As part of an effort to learn more about the technologies currently available to students, three executives in the online division of a private, not-for-profit four-year university requested a survey of students and faculty to learn more about the technologies to which they currently have access. Additionally, each of three executives wanted to better understand student and faculty views of student engagement in the division's online courses. To that end, research-based questions about student engagement levels were added to a survey about access to technology. This mixed-method non-experimental study collected data from students and faculty about which definition of student engagement taken from the literature they primarily relate to, as well as their views of current levels of student engagement in online courses offered by the university. Interestingly, student and faculty responses regarding the definition of student engagement to which they related, whether they felt the only courses are engaging based on that definition and the course activities they found most engaging were nearly identical. Given that the responses between the subject groups were so similar, survey bias may be a valid consideration. Recommendations include editing of survey questions, surveying faculty and students in individual courses and more research on the role gender differences may play in student engagement in online learning environments.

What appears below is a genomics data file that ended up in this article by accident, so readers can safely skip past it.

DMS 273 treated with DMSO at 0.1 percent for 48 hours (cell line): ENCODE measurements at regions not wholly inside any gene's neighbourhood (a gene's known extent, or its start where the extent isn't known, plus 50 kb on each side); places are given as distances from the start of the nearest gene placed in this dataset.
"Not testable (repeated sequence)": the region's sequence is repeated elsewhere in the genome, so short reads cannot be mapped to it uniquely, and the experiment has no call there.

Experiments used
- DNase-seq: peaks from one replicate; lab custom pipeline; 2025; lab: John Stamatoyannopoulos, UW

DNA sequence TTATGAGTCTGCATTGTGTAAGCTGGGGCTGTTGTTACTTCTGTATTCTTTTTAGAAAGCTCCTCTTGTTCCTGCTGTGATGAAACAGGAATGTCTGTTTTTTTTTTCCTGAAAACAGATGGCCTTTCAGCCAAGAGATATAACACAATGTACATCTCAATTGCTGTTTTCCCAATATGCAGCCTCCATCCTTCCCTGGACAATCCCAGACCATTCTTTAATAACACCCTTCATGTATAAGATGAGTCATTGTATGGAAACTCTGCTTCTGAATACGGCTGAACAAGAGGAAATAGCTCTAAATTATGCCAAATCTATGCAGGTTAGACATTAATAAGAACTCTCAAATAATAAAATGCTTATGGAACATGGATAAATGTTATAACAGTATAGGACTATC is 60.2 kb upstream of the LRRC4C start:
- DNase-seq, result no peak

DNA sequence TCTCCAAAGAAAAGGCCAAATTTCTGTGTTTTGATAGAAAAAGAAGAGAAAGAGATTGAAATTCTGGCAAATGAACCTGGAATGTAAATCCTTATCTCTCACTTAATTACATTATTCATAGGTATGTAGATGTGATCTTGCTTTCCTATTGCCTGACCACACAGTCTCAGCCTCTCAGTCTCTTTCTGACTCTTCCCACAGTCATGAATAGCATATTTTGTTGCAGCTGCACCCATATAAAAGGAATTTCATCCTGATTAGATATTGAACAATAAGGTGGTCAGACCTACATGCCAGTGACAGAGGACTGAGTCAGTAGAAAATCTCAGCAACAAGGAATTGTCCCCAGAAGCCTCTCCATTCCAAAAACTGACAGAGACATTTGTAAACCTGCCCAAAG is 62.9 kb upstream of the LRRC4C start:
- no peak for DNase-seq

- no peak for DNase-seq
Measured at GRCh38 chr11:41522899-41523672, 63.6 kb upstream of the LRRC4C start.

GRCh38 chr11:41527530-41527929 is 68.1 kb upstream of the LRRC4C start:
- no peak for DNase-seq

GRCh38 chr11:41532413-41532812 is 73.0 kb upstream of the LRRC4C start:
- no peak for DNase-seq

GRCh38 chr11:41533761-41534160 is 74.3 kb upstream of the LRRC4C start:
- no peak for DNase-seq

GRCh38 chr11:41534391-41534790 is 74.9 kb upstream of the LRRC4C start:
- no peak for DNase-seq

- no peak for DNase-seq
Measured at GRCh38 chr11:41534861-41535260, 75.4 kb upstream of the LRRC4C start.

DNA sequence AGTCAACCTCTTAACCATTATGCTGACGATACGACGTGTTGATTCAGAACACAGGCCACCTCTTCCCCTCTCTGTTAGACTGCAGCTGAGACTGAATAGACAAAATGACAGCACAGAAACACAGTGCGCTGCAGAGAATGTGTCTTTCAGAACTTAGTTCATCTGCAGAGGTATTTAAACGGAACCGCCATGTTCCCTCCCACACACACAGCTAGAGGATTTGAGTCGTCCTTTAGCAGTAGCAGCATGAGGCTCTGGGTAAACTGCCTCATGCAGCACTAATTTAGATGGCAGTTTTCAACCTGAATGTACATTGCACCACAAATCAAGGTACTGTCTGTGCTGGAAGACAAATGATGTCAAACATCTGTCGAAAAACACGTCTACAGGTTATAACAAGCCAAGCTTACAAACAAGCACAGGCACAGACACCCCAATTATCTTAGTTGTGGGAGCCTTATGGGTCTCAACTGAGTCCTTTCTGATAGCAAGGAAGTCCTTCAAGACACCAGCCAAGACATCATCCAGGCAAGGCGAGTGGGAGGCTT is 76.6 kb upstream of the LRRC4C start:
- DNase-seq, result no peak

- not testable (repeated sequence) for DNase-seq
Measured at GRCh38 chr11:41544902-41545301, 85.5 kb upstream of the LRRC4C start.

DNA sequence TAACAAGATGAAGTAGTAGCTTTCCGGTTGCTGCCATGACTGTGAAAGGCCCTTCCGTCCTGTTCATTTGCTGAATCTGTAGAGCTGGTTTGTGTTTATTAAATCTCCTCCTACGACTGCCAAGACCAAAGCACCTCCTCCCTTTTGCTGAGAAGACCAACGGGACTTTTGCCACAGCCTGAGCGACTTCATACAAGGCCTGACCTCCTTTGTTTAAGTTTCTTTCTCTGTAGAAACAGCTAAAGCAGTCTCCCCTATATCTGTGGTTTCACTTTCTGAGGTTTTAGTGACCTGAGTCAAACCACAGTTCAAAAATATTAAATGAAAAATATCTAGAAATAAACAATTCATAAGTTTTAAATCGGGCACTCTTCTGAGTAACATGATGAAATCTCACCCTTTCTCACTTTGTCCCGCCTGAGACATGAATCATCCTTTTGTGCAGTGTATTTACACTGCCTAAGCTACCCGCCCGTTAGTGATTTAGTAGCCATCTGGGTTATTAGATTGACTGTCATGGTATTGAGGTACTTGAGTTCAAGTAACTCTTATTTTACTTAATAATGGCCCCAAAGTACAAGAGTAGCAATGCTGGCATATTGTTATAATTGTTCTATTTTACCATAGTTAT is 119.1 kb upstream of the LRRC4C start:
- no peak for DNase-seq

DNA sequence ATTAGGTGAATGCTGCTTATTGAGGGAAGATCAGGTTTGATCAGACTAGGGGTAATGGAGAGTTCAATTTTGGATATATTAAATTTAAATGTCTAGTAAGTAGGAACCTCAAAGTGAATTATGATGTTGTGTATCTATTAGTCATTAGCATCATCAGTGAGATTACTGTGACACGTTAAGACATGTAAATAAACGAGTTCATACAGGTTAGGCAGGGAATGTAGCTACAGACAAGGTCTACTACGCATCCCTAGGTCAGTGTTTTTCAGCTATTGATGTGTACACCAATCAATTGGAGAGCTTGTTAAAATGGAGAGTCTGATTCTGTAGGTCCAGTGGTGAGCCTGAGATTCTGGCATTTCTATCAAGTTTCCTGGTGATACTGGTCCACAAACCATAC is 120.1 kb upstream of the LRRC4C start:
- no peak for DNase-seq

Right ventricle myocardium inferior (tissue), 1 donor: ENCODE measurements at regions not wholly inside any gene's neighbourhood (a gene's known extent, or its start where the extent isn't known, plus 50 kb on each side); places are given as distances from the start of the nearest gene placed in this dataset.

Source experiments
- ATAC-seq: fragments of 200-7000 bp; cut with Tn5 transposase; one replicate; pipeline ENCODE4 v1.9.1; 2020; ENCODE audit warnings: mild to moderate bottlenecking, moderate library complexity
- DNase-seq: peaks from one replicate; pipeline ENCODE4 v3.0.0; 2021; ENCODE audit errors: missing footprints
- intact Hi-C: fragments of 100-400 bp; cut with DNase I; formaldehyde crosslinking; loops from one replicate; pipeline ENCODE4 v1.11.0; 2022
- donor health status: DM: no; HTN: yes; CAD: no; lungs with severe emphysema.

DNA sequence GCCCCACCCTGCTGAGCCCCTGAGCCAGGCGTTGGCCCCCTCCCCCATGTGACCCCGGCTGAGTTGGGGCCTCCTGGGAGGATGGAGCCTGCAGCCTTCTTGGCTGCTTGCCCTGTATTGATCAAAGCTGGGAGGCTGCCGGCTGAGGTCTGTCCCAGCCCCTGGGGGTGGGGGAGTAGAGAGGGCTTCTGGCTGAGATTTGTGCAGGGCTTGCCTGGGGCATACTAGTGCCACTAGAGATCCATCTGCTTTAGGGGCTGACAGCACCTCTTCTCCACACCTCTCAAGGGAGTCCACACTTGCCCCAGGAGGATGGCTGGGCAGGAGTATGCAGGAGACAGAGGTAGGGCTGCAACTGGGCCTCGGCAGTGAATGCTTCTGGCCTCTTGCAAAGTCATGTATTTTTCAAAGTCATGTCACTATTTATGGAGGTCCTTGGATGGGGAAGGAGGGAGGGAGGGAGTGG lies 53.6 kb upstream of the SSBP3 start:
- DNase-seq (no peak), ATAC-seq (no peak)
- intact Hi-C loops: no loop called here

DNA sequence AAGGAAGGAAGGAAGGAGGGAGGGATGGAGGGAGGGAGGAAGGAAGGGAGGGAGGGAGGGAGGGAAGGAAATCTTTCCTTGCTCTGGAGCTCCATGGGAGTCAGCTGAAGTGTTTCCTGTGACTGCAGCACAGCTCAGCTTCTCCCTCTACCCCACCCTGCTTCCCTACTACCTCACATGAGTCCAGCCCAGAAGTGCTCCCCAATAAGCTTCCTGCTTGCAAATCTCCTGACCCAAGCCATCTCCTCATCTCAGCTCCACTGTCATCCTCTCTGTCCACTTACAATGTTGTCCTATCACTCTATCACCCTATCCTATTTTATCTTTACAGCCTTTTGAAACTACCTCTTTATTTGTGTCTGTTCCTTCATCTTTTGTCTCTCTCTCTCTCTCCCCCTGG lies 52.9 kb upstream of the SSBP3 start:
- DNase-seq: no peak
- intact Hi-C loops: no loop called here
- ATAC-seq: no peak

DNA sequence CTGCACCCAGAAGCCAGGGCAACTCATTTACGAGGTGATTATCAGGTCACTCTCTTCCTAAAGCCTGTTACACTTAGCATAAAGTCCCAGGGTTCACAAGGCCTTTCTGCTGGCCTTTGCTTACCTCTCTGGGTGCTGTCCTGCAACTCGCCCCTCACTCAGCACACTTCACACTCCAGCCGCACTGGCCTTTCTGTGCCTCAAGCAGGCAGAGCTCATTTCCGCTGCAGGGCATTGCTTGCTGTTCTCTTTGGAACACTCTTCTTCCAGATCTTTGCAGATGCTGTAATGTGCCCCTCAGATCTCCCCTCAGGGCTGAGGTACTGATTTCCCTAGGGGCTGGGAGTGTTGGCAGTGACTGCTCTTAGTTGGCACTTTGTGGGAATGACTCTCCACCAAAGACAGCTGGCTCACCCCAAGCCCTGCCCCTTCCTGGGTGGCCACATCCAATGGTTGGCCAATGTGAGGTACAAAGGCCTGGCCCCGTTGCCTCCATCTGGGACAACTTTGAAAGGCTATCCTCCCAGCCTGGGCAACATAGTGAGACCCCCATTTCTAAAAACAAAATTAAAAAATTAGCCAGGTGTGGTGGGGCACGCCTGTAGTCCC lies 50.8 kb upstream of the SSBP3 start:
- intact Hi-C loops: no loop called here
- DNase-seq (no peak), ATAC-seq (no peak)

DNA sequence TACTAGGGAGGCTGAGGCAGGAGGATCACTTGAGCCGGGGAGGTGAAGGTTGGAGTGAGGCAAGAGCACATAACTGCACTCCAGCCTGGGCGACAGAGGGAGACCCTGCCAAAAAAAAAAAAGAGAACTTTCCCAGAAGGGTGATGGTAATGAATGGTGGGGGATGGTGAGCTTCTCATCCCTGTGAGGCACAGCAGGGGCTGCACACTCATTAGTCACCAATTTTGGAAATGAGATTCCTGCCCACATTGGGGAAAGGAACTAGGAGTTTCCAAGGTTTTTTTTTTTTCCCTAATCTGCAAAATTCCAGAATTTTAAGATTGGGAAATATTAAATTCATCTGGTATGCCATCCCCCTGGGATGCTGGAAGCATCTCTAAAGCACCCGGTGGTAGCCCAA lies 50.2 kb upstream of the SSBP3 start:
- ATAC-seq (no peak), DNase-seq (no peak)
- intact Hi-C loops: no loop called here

Library of Congress Subject Headings

Dissertations (EdD) -- Learning technologies; Web-based instruction; Motivation in education -- Evaluation; Education -- Effect of technological innovations on; Distance education

Date of Award


School Affiliation

Graduate School of Education and Psychology



Degree Type


Degree Name


Faculty Advisor

Hamilton, Eric;